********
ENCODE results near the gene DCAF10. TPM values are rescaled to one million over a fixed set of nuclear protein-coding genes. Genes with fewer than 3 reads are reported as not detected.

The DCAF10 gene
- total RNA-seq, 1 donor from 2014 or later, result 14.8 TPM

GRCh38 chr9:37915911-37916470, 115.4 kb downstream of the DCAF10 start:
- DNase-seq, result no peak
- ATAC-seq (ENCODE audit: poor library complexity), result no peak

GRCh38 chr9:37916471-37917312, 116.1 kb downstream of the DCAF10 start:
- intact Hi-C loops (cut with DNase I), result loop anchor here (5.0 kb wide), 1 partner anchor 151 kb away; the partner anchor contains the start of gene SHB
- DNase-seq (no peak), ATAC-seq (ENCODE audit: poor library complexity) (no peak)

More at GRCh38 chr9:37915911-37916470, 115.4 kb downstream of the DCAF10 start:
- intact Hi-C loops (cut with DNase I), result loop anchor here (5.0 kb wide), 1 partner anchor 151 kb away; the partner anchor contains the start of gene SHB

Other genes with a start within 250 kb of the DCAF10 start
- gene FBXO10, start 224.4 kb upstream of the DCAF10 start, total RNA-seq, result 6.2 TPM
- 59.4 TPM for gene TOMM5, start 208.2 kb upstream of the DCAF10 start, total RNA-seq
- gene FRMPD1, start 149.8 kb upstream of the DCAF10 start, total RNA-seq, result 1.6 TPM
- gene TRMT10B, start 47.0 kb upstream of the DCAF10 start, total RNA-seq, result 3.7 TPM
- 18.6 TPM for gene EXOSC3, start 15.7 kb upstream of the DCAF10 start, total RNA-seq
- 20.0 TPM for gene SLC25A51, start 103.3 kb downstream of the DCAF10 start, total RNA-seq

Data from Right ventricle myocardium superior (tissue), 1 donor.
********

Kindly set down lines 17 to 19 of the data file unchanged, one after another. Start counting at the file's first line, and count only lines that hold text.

- 18.6 TPM for gene EXOSC3, start 15.7 kb upstream of the DCAF10 start, total RNA-seq
- 20.0 TPM for gene SLC25A51, start 103.3 kb downstream of the DCAF10 start, total RNA-seq

Data from Right ventricle myocardium superior (tissue), 1 donor.